September, 2005

Yes, it's true: the inventor of Magic: the Gathering proposed to his wife by playing a special card during a game of Magic. That card was, obviously, “Proposal”. Hard information about this card remains elusive even though most of the story's been published in various sources. I have so far been unable to run down the original posting I made about the card and the event, but here's a summary long after the fact.


When Magic: the Gathering first came out, Richard Garfield was teaching mathematics at Whitman College in Walla Walla. One day, sometime in October of 1993 I believe, I got a call from him.

“Can you make one Magic card?” he asked.

“I don't think Carta Mundi can easily fire up the room-sized Heidelberg presses for a single card. Even if we ran just one sheet, what would we do with the other 120? What do you want to do?” I replied.

Well, what he wanted to do was propose marriage to his girlfriend. He'd asked Lily (the girlfriend, now the wife) who her favorite Magic artist was, and she'd picked Quinton Hoover. Richard had already checked with Quinton; he was quite willing to create a special piece of artwork for the card. The question was, could I (the production manager at Wizards of the Coast) make the actual card for Richard to put in his deck? “No problem. I can create the card with the actual frame and symbols and stuff, have an Iris print made, and bond that to the face of a regular Magic card. It should look nearly identical to a production card.”

Richard was planning on heading back East for Thanksgiving. That's when he wanted to have the card. I got the artwork in the mail about a week before, scanned it, dropped it into place with the frame, symbols (casting cost is four white mana), and text, and had one sheet of images made. I made 9, not 1, since I could fit nine on one 8.5x11 sheet, and that was the smallest size I could have printed anyway, and I wanted some spare copies in case I screwed up.

There are actually two different variants, by the way. The picture (which Richard and Lily have asked not be published, which is why you don't see it here) shows Richard (looking very gallant) proposing to Lily on bended knee. I tinkered with the artwork a bit. I believe four of them have the artwork just inside the frame like all magic cards. With the other five, Richard's knee is actually resting on the bevelled frame itself.

I sprayed the sheet with glue, and carefully dropped some land cards into place. One of them was a bit too high, and one a bit too low, so two of the nine cards were off-center. The other seven came out much better. They're a bit shinier than regular Magic cards, but otherwise extremely authentic looking.

I finished this just a day or so before Richard was headed back for the holidays. He had to go through Sea-Tac Airport on his way, so at some dreadfully early hour of the morning, I met him there and handed over the cards.

According to what he told me later, he just put one in the deck he was playing. It was all white, because how else was he going to cast a WWWW spell before he won or lost the game? Unfortunately, the first three games he played, he didn't draw the card. The fourth game, he did get it in hand, but didn't have the mana yet to cast it, and was losing.

Lily had done plenty of playtesting of Magic, as well as had played it after it was released, and she asked Richard if he wanted to concede this game. “We both know there's no white card you could pull that will let you win.” But, no, he wanted to play the game out, oddly enough.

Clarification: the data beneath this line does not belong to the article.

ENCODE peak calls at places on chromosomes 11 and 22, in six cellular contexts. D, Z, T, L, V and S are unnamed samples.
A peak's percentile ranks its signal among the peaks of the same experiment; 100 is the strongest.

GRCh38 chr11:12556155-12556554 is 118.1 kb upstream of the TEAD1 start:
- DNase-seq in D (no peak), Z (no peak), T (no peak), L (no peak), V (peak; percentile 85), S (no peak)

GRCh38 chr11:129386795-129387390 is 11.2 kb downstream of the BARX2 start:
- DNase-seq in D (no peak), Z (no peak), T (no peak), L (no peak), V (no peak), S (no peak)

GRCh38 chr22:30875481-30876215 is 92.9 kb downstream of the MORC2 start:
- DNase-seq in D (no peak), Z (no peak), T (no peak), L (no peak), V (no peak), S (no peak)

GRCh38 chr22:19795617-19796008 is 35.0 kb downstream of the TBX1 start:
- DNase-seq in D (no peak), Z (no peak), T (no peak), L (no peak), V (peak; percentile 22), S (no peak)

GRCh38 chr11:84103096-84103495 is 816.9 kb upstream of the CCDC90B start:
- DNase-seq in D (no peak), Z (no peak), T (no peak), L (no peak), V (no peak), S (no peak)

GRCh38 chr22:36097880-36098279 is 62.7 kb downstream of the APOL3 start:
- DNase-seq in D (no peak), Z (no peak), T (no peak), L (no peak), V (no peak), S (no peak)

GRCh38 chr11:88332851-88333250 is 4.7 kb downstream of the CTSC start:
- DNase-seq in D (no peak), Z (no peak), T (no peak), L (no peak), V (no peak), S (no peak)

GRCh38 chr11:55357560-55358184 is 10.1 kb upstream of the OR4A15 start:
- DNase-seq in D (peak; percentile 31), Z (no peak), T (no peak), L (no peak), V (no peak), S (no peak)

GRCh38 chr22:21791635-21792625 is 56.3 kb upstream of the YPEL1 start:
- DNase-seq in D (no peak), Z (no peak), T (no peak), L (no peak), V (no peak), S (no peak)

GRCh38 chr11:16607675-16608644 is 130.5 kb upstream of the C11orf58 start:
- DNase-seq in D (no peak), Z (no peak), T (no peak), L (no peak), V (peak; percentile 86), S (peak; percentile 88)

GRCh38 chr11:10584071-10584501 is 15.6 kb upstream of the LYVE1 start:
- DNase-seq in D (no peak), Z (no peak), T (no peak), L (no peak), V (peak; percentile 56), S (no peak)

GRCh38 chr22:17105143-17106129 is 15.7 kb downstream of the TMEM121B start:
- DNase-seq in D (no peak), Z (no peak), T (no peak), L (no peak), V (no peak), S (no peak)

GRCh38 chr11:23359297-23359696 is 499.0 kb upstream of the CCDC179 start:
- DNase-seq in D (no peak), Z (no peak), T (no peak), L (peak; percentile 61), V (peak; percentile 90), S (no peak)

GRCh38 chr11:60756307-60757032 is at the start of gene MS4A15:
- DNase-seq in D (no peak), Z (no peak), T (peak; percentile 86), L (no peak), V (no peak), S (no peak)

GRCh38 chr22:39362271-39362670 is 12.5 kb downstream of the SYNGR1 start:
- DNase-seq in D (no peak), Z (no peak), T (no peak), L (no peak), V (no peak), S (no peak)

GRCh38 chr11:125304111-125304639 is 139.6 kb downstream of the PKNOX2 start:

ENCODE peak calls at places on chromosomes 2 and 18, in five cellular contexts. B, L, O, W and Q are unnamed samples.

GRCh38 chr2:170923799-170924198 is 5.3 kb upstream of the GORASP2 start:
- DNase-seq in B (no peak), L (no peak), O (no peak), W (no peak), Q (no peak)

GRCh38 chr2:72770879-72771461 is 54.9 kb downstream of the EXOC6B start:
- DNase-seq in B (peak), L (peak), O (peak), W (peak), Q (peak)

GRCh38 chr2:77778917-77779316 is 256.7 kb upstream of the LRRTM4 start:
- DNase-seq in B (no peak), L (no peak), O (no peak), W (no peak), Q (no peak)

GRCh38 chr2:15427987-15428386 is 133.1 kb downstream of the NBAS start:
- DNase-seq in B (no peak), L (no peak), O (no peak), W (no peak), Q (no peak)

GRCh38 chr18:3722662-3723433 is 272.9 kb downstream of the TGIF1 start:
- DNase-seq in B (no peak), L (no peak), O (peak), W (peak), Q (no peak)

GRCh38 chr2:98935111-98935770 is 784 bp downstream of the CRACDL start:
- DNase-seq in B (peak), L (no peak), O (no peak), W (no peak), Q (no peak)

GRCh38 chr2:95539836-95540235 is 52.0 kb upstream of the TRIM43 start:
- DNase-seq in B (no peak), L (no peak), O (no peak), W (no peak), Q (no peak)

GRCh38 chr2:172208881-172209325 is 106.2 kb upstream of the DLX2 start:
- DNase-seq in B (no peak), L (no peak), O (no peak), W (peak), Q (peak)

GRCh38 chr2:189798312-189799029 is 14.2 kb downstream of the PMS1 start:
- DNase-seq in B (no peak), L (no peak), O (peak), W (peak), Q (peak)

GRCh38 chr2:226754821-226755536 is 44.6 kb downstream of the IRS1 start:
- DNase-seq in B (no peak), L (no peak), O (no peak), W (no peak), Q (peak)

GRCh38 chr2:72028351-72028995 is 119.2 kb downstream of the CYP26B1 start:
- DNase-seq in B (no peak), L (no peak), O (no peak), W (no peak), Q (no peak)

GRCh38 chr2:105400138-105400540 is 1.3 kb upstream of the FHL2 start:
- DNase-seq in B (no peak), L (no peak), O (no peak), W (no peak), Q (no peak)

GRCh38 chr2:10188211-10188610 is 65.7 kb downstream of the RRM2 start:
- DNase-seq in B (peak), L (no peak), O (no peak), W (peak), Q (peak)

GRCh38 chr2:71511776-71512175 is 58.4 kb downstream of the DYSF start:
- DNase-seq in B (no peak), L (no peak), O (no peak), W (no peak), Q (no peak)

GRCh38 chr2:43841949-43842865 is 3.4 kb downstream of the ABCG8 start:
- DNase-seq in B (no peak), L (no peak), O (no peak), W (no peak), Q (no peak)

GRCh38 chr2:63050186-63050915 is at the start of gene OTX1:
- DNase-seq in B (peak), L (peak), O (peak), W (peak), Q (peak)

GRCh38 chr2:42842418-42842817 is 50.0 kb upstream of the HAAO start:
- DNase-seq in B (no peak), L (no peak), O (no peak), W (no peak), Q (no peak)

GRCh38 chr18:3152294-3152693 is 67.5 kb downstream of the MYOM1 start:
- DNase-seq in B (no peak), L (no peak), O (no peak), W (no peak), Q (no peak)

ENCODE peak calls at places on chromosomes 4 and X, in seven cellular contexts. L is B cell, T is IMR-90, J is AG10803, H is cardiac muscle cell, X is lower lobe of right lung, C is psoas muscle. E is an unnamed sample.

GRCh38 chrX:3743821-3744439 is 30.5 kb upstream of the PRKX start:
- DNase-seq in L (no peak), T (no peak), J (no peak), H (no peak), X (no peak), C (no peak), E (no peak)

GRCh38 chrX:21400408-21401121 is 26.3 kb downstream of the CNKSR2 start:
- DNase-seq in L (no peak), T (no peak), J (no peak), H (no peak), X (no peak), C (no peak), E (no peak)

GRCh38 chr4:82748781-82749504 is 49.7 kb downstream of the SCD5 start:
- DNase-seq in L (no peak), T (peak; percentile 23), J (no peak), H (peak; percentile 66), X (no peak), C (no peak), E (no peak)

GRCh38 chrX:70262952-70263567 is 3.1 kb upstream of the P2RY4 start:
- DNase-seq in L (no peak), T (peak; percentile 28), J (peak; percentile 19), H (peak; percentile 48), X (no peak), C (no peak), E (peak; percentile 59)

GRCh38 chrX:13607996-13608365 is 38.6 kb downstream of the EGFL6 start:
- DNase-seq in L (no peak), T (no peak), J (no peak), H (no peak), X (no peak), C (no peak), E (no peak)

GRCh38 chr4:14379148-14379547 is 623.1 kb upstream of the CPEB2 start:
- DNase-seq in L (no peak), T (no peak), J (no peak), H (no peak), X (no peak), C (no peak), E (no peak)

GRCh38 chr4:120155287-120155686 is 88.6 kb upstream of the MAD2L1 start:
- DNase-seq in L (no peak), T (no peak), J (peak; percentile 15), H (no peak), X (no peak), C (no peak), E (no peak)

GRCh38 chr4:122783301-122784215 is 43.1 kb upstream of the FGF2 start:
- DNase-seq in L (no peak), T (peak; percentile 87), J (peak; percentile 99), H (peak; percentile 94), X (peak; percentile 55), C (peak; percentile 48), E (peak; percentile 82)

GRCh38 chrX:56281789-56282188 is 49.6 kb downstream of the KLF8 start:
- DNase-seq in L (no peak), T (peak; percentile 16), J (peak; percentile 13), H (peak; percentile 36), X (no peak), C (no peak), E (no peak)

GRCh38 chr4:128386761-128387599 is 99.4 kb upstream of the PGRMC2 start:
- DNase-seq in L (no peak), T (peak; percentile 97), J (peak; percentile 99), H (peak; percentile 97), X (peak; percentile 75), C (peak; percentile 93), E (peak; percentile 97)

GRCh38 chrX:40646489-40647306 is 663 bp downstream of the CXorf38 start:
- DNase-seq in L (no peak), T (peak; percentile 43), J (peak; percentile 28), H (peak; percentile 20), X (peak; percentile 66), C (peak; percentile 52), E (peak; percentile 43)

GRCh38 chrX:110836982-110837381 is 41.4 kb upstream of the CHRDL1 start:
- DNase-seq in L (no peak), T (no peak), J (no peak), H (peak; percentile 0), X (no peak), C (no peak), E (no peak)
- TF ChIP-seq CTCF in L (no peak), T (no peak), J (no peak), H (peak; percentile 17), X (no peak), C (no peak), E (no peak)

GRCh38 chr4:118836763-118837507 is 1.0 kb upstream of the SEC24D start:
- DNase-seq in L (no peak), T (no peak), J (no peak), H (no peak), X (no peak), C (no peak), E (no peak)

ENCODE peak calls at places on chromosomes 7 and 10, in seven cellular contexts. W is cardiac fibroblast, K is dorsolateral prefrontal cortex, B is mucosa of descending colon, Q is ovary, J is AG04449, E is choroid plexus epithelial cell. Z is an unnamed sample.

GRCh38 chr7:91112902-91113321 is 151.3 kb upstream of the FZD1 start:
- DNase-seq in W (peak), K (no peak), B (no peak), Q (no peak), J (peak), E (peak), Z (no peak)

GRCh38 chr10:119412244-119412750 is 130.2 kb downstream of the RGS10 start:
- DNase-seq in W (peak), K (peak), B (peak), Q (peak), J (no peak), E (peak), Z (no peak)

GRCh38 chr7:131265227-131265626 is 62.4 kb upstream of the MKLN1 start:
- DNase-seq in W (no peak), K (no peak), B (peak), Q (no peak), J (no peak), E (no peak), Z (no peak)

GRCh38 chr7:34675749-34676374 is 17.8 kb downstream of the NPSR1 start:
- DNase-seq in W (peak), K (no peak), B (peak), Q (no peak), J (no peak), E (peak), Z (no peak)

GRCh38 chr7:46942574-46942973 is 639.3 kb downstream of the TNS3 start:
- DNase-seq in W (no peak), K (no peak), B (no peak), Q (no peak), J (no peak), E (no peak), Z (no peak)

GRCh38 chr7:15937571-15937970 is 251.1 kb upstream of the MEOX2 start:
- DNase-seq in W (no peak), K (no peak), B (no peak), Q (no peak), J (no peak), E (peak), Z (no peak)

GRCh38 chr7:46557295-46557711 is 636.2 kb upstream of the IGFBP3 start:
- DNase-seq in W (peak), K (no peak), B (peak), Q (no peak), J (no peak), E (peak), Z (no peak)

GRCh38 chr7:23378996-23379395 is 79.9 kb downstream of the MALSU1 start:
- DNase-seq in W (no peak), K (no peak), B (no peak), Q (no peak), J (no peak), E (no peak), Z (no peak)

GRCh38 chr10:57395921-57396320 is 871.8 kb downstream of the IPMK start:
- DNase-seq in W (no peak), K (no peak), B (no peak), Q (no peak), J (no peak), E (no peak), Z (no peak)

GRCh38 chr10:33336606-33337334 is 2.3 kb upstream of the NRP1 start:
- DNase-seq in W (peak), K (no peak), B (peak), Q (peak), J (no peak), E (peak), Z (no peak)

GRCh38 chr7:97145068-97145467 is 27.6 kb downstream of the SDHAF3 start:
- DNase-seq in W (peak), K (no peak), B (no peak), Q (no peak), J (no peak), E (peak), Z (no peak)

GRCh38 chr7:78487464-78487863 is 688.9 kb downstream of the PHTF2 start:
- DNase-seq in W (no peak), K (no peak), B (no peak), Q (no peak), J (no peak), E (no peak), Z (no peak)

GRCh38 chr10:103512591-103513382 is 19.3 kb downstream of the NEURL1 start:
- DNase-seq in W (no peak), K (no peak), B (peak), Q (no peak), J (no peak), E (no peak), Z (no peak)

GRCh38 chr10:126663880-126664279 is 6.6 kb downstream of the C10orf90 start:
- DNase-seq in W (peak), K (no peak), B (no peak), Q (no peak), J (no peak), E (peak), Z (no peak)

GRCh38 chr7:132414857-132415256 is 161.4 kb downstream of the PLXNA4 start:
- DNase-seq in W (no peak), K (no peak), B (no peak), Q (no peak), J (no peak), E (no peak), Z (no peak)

What happened afterward to Richard and Lily is obvious, and well known. But what happened to the cards? My understanding is that the shared deck created by the casting of Proposal is still intact. All the other copies of Proposal were given to family members, except for two. One of them was given to Quinton, and one was given to me. (Mine, by the way, is a Variation 1 artwork card. Quinton told me that his was a Variation 2, with Richard's knee kneeling on the frame.)

Regrettably, somebody stole Quinton's copy during a tour in Japan. Its whereabouts are currently unknown. This happened after I left Wizards, and I destroyed the original files after making Richard's cards, but I understand that Richard arranged for a replacement (I believe a replica) for Quinton. Mine is locked in a safe. I didn't used to keep it in a safe, but then somebody made me an offer to buy it. While I chose not to part with it, I also learned what it's worth to somebody else. While Proposal isn't the rarest Magic card, I can safely say it's the most valuable.

The Artwork

So if I have one of these oh-so-exotic cards, why didn't I bother to scan it and put an image here so you can see it? Because Richard and Lily asked those of us with Proposals if we'd mind not publishing the image. It is rather personal, after all. Should you meet me in person one day, and I happen to have the card on me at the time, I'll be happy to show it to you then.

I have also since learned, to my amusement, that some people have seen a purported Proposal card published in a magazine, or auctioned on eBay, or whatnot. If you think you've see the image, I'll tell you this: both the real artwork and the bogus artwork that I've seen feature a man kneeling in vaguely Renaissance-like clothing. However, the bogus artwork has a huge poofy collar around the man's neck, whereas the real one does not. There's lots of other differences, but that's one that's really easy to spot.

Update: 2019

Since writing the above I have, with Richard's blessing, sold my Proposal card to a collector. To the best of my knowledge, it's currently somewhere in Europe. Richard's been divorced and remarried, and my sentimental attachment to the card had faded somewhat after two decades. I'm told Quinton's card has also resurfaced. Also, it's no longer necessarily the most valuable, if what I've heard about what some alpha Lotuses have sold for is true. Yikes.